After director Sam Peckinpah handed in his final cut of PAT GARRETT AND BILLY THE KID, which he considered his finest film, the hierarchy at MGM saw fit to radically reedit it. The approximately 15 minutes cut from the film so drastically altered Peckinpah's structure and pacing that the
incensed director tried to get his name removed from the credits. A restored version of Peckinpah's original film was given a very limited rerelease in 1990, but the initial-release version remains the one that most viewers will be able to see and it is a very choppy affair.
James Coburn is Pat Garrett; Kris Kristofferson is Billy the Kid. Feeling that the time has come for him to settle down, aging desperado Garrett switches sides of the law and puts on a badge; he is assigned to hunt down his old friend Billy. Apprehended and sentenced to hang, Billy shoots his way
out of jail and hits the trail, accompanied by a former printer, Alias (Bob Dylan, who contributed the film's score). Back in New Mexico, Billy puts a gang together. Meanwhile, Garrett hires Alamosa Bill (Jack Elam), another former criminal, to help him, and the territorial governor, Lew Wallace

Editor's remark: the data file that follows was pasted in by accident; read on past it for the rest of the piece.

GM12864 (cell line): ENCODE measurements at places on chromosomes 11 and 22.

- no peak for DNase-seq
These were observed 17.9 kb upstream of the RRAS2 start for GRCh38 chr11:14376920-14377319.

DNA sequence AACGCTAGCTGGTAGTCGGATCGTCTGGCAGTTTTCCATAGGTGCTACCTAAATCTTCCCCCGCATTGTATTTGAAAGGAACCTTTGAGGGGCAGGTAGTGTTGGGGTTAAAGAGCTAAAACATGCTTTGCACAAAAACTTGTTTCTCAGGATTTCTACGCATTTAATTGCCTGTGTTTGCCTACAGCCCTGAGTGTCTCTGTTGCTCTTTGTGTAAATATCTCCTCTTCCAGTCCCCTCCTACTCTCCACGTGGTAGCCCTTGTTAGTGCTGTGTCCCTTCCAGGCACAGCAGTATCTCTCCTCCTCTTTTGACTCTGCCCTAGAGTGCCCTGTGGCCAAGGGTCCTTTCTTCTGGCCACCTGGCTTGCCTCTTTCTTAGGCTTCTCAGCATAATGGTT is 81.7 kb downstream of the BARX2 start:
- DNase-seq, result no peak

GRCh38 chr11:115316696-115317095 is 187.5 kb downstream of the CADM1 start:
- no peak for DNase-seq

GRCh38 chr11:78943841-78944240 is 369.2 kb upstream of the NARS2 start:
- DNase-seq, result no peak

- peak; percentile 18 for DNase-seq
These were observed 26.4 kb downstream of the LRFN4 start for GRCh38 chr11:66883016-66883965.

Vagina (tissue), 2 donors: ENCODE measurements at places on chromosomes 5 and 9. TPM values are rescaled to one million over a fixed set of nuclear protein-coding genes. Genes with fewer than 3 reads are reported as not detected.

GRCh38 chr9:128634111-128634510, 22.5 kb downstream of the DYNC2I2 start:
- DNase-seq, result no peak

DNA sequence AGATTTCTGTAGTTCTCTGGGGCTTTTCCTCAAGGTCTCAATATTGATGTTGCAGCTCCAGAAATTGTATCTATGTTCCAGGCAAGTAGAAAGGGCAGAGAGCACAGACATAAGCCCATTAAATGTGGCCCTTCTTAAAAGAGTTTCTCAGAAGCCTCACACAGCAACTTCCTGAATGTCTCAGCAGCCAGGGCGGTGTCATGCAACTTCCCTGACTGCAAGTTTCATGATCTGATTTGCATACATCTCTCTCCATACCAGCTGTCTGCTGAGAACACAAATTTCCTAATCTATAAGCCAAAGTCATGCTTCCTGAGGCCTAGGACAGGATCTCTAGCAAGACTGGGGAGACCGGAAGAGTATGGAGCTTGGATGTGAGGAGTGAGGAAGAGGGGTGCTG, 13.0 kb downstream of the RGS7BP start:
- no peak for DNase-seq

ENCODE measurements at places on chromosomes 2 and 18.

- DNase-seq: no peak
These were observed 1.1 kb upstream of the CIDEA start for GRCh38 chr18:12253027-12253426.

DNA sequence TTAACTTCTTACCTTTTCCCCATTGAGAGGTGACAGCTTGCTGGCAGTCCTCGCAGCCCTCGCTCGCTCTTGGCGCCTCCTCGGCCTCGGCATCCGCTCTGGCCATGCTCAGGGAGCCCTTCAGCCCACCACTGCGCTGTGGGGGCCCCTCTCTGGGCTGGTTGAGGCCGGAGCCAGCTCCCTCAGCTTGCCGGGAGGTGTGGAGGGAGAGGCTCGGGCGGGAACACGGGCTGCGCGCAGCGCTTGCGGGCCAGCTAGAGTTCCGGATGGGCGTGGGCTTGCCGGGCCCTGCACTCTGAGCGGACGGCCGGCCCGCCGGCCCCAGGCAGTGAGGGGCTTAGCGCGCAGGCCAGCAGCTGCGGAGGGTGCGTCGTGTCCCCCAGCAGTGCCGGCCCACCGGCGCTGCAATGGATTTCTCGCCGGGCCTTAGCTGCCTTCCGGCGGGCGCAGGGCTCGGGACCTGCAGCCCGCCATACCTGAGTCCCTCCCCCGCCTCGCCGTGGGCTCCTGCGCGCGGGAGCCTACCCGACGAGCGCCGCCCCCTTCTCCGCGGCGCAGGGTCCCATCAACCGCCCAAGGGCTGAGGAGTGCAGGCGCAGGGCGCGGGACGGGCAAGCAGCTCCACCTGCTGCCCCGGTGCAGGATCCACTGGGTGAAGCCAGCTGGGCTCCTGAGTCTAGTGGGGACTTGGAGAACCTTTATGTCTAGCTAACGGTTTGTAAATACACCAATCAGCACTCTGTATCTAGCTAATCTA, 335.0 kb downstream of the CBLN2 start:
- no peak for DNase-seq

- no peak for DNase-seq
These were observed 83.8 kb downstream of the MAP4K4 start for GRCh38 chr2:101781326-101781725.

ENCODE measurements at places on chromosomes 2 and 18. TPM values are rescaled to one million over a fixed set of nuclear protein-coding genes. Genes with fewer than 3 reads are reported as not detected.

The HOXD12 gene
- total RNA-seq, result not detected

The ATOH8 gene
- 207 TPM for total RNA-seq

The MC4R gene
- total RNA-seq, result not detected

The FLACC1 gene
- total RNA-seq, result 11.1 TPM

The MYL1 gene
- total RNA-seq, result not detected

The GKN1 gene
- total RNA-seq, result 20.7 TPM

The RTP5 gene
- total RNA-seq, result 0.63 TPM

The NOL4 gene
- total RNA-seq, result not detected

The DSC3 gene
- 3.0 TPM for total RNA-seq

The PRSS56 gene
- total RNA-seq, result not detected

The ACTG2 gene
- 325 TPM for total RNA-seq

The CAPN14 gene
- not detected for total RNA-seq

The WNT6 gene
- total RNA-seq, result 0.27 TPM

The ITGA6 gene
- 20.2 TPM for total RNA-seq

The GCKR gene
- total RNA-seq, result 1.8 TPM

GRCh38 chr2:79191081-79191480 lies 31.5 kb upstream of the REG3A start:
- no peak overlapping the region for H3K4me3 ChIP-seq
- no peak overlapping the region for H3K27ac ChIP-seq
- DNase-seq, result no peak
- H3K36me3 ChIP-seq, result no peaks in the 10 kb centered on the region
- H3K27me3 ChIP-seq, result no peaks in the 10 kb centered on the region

(Jason Robards), engages Poe (John Beck) to bring Billy to justice. The manhunt begins.
Among the important scenes cut from the initial release of film was an epilogue that reveals Garrett to have been killed by the same man who ordered the outlaw-turned-lawman to shoot Billy. A prologue was also cut, as were a scene between Garrett and his wife, and the roles of Barry Sullivan,
Elisha Cook, Jr., and Dub Taylor. Indeed, at those moments when the film begins to hit its stride, awkward edits undermine its development. Nevertheless the film is visually stunning, and Peckinpah makes great use of his Durango, Mexico, locations. He and screenwriter Rudy Wurlitzer (TWO-LANE
BLACKTOP; WALKER) also make cameo appearances.
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- Released: 1973
- Rating: R
- Review: After director Sam Peckinpah handed in his final cut of PAT GARRETT AND BILLY THE KID, which he considered his finest film, the hierarchy at MGM saw fit to radically reedit it. The approximately 15 minutes cut from the film so drastically altered Peckinpah… (more)